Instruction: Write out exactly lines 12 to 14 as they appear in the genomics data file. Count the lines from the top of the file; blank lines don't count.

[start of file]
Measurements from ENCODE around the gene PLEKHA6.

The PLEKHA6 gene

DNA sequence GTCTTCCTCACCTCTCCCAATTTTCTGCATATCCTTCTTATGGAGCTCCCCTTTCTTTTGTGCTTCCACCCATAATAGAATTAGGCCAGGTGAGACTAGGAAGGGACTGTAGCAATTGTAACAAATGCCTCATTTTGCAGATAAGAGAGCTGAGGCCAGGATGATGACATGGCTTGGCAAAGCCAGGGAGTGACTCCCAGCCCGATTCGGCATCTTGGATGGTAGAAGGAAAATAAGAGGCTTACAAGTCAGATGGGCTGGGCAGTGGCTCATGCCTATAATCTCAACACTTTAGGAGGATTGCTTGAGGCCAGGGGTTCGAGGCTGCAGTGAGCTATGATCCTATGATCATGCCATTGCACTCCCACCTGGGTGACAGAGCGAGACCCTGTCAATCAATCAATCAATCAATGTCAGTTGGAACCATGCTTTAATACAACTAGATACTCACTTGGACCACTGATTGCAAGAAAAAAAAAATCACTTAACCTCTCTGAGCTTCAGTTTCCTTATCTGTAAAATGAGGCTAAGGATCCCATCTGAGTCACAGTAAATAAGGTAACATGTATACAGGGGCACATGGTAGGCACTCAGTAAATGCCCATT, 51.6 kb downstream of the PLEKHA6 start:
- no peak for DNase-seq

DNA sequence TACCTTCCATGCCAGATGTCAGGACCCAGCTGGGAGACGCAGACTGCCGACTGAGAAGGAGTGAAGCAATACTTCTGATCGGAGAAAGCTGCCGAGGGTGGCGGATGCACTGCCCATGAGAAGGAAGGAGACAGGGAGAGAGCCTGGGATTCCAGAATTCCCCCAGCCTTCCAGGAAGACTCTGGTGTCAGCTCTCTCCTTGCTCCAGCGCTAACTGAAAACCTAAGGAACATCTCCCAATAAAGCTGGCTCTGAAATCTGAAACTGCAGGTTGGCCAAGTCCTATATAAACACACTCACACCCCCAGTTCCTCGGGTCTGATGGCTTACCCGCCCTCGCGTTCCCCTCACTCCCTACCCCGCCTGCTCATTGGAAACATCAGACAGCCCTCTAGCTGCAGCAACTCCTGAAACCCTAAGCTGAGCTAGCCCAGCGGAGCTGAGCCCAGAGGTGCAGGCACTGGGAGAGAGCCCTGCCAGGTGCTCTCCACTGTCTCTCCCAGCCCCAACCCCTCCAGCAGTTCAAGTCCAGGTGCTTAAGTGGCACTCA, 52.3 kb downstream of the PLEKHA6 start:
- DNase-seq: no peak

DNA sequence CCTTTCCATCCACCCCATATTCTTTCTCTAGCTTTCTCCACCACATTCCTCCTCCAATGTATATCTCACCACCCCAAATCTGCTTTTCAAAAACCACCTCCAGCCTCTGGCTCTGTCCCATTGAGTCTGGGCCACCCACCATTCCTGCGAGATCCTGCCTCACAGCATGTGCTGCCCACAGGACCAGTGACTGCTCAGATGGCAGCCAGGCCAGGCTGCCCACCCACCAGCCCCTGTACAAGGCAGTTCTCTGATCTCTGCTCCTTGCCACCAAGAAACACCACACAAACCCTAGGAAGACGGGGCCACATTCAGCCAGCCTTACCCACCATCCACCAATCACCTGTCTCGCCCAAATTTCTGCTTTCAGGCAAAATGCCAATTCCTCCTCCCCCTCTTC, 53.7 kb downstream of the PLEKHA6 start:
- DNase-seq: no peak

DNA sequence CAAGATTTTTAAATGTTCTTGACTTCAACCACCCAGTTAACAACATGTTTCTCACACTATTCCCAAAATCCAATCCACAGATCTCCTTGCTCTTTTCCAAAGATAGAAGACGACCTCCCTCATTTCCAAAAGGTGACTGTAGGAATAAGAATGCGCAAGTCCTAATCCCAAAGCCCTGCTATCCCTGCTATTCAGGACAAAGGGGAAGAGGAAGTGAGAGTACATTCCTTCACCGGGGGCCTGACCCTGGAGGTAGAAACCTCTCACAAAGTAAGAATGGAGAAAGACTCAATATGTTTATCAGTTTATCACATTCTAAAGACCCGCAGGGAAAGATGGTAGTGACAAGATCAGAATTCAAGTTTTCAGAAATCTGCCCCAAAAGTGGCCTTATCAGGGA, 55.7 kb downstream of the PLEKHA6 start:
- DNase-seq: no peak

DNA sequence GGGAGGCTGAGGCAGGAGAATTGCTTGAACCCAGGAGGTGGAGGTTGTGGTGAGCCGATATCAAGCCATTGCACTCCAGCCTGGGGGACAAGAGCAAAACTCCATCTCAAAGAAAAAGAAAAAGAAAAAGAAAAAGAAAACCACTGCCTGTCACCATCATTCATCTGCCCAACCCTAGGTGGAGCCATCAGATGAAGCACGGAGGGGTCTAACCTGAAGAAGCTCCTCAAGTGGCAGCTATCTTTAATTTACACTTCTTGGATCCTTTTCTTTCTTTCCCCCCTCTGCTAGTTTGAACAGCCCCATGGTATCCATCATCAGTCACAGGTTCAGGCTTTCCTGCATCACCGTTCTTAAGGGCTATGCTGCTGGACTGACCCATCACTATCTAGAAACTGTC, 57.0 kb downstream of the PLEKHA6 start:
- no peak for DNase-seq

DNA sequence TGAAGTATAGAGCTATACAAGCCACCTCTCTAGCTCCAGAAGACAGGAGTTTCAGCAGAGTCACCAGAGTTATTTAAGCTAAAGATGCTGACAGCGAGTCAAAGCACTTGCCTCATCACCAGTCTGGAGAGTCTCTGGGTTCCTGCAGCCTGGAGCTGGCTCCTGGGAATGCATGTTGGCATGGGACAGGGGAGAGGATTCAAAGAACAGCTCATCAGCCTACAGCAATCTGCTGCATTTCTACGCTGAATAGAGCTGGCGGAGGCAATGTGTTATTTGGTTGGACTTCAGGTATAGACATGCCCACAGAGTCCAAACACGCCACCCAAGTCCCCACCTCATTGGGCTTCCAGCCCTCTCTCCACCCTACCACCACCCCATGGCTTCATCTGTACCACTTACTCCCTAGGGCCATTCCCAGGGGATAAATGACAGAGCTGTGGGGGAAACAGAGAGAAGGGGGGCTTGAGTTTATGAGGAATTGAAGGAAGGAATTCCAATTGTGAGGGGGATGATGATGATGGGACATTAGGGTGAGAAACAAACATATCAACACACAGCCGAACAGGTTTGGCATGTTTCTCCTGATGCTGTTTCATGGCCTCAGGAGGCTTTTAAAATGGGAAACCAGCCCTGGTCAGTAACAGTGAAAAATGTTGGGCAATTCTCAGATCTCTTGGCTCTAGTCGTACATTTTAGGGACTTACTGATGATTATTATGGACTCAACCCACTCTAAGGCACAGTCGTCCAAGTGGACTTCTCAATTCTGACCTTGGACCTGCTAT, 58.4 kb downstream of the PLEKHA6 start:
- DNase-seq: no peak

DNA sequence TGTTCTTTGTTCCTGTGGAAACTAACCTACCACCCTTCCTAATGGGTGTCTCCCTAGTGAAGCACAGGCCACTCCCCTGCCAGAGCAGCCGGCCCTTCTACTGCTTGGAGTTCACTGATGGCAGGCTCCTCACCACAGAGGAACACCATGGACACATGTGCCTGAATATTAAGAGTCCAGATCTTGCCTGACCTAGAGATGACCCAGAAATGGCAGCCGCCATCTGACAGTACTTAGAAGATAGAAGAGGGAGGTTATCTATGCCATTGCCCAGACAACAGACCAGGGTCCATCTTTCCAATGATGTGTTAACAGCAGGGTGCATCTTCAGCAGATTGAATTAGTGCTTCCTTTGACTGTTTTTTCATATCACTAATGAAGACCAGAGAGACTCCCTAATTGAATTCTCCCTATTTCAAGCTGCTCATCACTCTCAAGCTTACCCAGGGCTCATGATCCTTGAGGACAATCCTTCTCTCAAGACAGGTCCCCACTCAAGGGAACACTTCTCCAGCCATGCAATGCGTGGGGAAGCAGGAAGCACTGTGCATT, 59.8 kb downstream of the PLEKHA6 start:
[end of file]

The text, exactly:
- no peak for DNase-seq

DNA sequence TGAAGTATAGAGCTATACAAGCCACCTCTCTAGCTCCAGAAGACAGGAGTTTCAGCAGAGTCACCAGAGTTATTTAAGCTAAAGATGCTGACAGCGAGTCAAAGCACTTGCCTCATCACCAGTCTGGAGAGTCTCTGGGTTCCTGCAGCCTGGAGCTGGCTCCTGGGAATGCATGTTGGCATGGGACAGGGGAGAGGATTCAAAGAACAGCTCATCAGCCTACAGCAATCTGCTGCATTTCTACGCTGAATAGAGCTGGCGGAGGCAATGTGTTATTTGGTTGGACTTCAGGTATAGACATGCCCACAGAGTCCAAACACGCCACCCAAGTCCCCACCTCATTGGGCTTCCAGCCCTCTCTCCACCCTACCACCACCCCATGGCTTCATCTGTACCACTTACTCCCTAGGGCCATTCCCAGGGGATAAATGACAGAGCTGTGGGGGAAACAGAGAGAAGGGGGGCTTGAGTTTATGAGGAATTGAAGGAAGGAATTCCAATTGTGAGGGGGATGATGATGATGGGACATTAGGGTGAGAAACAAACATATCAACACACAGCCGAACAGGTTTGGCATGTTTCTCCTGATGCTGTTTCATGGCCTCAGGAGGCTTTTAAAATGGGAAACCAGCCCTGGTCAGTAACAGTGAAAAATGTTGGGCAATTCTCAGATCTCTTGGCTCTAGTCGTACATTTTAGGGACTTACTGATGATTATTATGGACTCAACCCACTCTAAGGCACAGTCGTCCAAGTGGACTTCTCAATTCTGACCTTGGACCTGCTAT, 58.4 kb downstream of the PLEKHA6 start:
- DNase-seq: no peak